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        • #74
          Originally posted by tildearrow View Post
          Choice 9: Focus on systemd and leave the rest to Devuan

          Michael Larabel works very hard at producing this amazing publication. So hard that perhaps he doesn't have time to make certain that the people he employs(?) work as hard as he does. [do 'Honorary Editors' do any real editorial work? Do they get paid for 'Honorary editing'?]

          One would have thought that, to any rational individual who understands the English language, native speaker or not, the very first option in Michael Larabel's frontispiece...

          "...After public comments, the eight options for voting by Debian developers include:
          Choice 1: F: Focus on systemd
          Choice 2: B: Systemd but we support exploring alternatives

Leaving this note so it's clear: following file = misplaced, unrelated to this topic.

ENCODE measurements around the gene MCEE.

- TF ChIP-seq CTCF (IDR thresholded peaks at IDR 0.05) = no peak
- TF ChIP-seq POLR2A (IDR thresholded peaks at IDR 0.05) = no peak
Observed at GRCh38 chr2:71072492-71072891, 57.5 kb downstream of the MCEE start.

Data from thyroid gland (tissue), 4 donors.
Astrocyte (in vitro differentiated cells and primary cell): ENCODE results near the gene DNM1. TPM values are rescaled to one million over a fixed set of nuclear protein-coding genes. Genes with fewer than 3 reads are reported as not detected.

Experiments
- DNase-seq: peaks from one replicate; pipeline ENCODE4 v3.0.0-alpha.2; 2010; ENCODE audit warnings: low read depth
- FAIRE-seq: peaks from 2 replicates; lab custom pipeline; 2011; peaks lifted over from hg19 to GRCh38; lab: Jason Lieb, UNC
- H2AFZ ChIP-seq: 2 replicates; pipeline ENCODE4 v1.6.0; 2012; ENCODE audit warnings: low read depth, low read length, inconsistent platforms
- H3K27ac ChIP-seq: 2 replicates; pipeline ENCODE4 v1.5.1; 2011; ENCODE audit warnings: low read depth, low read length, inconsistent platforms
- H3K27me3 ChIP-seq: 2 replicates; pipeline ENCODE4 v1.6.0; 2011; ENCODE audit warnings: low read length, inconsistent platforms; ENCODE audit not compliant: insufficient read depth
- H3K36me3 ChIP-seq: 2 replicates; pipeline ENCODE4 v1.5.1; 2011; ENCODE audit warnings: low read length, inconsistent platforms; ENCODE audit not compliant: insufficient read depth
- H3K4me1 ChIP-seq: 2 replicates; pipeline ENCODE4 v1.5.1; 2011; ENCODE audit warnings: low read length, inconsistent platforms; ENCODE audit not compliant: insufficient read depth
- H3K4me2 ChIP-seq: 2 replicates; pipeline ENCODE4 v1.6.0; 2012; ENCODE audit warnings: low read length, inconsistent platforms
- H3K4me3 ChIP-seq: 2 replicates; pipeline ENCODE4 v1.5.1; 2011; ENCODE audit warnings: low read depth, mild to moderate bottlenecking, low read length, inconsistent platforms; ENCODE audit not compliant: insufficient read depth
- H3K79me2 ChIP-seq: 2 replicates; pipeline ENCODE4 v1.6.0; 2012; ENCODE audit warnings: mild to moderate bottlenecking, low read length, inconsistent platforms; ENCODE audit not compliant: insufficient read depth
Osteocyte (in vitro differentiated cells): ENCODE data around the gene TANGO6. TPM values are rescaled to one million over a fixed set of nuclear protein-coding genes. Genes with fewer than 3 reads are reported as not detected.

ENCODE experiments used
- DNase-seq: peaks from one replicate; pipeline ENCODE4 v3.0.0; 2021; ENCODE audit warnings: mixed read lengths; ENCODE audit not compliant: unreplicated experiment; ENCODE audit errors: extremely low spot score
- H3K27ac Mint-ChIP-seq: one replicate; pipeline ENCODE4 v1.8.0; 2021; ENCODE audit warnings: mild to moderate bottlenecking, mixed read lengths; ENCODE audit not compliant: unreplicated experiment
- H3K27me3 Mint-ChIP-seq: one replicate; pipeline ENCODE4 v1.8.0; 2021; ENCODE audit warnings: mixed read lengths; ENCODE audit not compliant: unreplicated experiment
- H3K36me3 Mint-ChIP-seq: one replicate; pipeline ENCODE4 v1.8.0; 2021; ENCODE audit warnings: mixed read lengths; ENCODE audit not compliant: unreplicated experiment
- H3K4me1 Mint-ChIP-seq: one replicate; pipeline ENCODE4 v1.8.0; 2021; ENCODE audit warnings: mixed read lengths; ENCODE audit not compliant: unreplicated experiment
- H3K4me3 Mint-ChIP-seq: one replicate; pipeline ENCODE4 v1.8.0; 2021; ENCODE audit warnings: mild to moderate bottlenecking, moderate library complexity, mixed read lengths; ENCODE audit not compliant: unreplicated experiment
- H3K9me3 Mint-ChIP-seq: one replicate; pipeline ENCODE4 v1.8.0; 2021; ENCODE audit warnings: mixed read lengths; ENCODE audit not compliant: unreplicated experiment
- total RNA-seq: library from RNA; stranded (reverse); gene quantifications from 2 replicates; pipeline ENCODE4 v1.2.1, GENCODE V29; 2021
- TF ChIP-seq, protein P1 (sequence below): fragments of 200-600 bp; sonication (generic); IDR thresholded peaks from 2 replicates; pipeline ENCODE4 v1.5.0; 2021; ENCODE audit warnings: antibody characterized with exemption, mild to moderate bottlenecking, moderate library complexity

Choice 3: A: Support for multiple init systems is Important
          Choice 4: D: Support non-systemd systems, without blocking progress
          Choice 5: H: Support portability, without blocking progress
          Choice 6: E: Support for multiple init systems is Required
          Choice 7: G: Support portability and multiple implementations
          Choice 8: Further Discussion
          The call for voting was announced a short time ago on the mailing list..."

          ...totally and completely covered the fantastic, and totally overlooked by Michael Larabel, New Option Number Nine as offered in Post #2 of this article.

          But, of course, there's that all-important function--which happens so frequently--of pointing out to the world--Michael Larabel's occasional typographical error. And the need to increase the number of posts; let's face facts: three thousand, one hundred and fifty (3150) is just simply is not an acceptable number of posts for someone who holds such an important position.